On the 6th day of the fifth month was the 'Draktok Puja' or offering service to mark the death anniversary of Dorje-denpa's teacher Draktokpa Sonam Sangpo, an extensive Guru-puja and offering of dedicatory prayers lasting one day. From the seventh day there was a five day performance of the 10th day ceremony in the main assembly, and on the 10th day itself there was a masked dance performance including the 'Tsamcho Trowo' or wrathful deities, blessing bestowal and negativity aversion (stages of the Lama Sangdu ritual), the Gying (spirits), the eight forms of Guru Padma, Daka-s and Dakini-s, the Ngonpa, Hashang, little Hashang, Sinpo and Atsarya-s. For five days starting from the 16th was the long life rites for the Dalai Lama-s, the
Chintamani-tara ritual, and from the 19th to the 28th was a ten day recitation of the Kan-gyur scriptures, in which time monks were generally not given leave, but for exceptional circumstances.
On the 4th day of the sixth month was a one day thousand-fold offering dedicated to Usnisavijaya. On the following three days the Bhaisajyaguru ritual was performed. On the 8th was the four Tara Mandala-s ritual. From the 9th to the 13th was a five day preparation for the great summer debate festival, and on the 14th was a Guru-puja and offering to the protectors. On the 15th was a one day recitation of the Sarvavid-vairocana ritual. On the 22nd, the 25th day offerings (lNga mchod) were held (in advance) in the individual dormitories. Then the seven day 'great summer debate festival' began on the 23rd, in which
participants extended their knowledge of various fields of learning through far-reaching debate on the classical scriptures of all schools, such as Pramana, Vinaya and Abhidharma, and in the evenings the Sitatapatra threadcross ritual and offerings to the protectors were performed. On the morning of the 29th, the longevity prayers and essential aversion rituals for the elimination of all kinds of obstacles and threats to the person of His Holiness the Dalai Lama were performed, and the Sitatapatra threadcross casting ritual to counter obstacles and threats to the Gongkar incarnation lineage. On the 30th was a collective
recitation of the Kan-gyur.
On the first day of the seventh month was the one day culmination ceremony of the 'great summer debate festival', when a debate on Pramana and Abhidharma had to be held before the skull and likeness statue of Sakya Pandita in the Rinchen-gang college. In this month, each of the colleges held assemblies for the performance of reconsecration and the 16 Arhat ritual known as 'renewing the teachings' for an indeterminate period. From the 20th until the first day of the eighth month the Mandala rituals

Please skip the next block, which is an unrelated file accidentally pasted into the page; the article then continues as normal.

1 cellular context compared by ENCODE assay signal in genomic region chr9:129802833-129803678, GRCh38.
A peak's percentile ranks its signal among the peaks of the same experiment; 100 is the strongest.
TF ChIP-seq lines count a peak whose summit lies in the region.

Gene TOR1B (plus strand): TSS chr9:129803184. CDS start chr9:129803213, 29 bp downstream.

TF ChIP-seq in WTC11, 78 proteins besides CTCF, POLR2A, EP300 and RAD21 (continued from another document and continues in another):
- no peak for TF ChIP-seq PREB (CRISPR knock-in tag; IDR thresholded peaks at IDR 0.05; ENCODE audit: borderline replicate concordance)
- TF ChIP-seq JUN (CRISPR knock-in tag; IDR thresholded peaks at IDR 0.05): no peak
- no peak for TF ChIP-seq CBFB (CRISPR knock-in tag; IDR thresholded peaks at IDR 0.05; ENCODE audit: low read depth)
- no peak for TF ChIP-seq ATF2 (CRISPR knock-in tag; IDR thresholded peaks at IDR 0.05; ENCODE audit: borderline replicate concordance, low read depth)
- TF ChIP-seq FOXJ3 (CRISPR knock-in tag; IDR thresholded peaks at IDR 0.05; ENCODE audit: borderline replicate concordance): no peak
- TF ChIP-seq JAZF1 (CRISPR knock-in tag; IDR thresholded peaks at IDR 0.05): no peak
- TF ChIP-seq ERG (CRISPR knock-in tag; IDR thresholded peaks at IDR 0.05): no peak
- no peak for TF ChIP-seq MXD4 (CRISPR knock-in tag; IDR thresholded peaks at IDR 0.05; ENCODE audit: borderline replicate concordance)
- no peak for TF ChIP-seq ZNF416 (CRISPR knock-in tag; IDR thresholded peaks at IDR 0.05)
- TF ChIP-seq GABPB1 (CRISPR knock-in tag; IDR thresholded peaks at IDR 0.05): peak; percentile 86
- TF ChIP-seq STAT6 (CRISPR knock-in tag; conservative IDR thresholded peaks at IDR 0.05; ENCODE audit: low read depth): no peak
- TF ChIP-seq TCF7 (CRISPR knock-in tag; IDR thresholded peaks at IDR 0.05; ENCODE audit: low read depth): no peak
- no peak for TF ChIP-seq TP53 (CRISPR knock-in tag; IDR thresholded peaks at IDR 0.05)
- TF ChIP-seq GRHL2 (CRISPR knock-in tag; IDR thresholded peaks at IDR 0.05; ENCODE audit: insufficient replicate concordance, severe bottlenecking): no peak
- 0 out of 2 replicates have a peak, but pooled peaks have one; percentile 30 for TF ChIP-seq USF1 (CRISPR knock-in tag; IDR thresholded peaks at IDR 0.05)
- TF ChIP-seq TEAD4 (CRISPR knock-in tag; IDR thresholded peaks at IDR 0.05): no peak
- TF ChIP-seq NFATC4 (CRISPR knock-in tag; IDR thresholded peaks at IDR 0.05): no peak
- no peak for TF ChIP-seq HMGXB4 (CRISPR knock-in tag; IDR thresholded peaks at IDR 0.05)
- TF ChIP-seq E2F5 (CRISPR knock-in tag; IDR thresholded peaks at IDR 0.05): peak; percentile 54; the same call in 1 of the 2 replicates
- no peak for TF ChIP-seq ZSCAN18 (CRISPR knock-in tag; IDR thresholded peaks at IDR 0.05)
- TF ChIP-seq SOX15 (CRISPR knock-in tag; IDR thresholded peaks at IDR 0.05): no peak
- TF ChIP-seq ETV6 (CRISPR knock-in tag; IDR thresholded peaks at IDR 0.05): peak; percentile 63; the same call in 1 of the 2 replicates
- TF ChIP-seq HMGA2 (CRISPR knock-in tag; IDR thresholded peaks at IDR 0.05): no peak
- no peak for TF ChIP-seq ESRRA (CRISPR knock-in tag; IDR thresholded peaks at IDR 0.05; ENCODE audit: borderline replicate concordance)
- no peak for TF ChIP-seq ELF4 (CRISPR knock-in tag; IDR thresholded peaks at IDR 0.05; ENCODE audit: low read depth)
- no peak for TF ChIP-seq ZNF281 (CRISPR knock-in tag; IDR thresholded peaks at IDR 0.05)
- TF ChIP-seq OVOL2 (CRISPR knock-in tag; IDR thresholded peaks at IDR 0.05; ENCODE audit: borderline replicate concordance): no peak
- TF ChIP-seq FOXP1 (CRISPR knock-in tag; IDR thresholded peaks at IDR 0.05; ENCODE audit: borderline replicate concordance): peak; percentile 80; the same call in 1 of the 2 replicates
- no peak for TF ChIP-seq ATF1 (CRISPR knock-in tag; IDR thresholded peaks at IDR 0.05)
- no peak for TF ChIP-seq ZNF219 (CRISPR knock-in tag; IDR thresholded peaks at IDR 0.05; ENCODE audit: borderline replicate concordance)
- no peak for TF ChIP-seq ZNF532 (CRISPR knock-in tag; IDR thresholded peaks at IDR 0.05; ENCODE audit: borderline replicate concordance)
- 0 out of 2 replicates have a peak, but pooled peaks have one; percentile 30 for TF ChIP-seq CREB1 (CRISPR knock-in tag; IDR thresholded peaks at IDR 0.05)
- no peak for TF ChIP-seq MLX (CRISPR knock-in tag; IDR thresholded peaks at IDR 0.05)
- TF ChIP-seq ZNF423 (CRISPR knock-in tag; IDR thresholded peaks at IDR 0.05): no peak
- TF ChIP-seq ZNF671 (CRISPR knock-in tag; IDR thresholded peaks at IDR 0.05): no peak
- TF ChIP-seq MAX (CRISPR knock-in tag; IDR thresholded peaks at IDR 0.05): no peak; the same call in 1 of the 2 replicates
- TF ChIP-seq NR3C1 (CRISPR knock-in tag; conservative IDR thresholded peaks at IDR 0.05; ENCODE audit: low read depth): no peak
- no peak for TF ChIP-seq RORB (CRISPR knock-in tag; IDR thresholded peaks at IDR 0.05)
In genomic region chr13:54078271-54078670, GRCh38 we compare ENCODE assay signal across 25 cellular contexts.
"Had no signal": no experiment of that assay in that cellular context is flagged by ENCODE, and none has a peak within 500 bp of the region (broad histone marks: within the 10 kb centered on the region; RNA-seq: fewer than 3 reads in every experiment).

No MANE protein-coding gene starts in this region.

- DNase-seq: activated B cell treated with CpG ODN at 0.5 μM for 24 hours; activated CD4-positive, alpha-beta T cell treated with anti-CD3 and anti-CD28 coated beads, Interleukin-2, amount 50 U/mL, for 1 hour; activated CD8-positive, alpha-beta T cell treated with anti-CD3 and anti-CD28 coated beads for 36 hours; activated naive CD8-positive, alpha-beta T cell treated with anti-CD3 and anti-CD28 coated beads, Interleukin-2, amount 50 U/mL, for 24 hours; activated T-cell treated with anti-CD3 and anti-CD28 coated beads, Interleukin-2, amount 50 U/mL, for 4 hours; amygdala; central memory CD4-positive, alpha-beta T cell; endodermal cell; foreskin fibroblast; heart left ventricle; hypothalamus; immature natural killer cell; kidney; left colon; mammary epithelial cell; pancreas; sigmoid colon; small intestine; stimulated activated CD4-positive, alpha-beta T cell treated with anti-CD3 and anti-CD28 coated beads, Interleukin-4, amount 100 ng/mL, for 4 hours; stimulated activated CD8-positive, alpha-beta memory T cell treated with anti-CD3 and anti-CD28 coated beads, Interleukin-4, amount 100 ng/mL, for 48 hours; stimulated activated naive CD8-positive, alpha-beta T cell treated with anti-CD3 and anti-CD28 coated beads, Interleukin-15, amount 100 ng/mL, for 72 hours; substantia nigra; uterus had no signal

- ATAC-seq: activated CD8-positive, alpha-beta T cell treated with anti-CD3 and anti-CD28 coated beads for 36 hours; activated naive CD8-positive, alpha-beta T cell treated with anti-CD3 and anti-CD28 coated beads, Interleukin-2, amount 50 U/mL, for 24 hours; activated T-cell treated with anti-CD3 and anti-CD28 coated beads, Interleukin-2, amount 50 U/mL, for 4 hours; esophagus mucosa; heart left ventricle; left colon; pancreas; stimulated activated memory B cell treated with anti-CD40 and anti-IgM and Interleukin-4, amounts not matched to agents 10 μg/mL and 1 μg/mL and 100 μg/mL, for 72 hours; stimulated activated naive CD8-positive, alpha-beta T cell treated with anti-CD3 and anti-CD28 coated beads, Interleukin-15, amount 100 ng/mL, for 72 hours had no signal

of thirteen deities of the Yoga-tantra class were performed, including Vajrasattva, Vajradhatu, (rTse mo), Trailokyavijaya, Sarvavid-vairocana, Mara-bhuta, (gTsug tor dgu pa), the collected variants of the Paramadi-tantra section (dPal mchog), Dharmadhatu, Aksobhya, Vairocana-abhisambodhi, nine-deity Amitayus and five-deity Amoghapasa. On the first day of the ground preparation ritual Mandala is a dance of 26 wrathful deities and daily hundred-fold or thousand-fold offering according to the
specific recitations of each Mandala. On the 30th was the ceremony marking the end of the monastic summer retreat.
From the third day of the eighth month there were three days of bathing when the monks were given a holiday. On the 9th and 10th was an elaborate performance of the Hevajra sand Mandala. On the 25th the Ngamcho offerings were held in each college.
On the eighth day of the ninth month there was a tradition of whitewashing the college and domestic buildings. On the 15th the Tara and Sarvavid-vairocana rituals were recited. On the 22nd an extensive 60-fold (Bhairava ritual) was performed in front of the main statue in the Bhairava chapel, when the Vajracarya would put on ritual dance costume and perform the elimination of negative forces.
From the seventh day of the tenth month was a seven day performance of the Aksobhyanatha sand Mandala ritual, and on the 14th there was also a Guru-puja and offering to the protectors. From the 21st there was a seven day performance of the wrathful Visuddha sand Mandala ritual, recitation of which concluded with a rolling clap.
On the eighth day of the eleventh month in a day-long ceremony known as 'Torkyong', the peaceful Torma (offering cake) of Caturmukha was prepared in the 'secret' protector chapel (on the upper floor of the main temple) and an extensive propitiation performed. On the 14th, Guru-puja and offerings to the protectors were performed to mark the death anniversary of Sakya Pandita.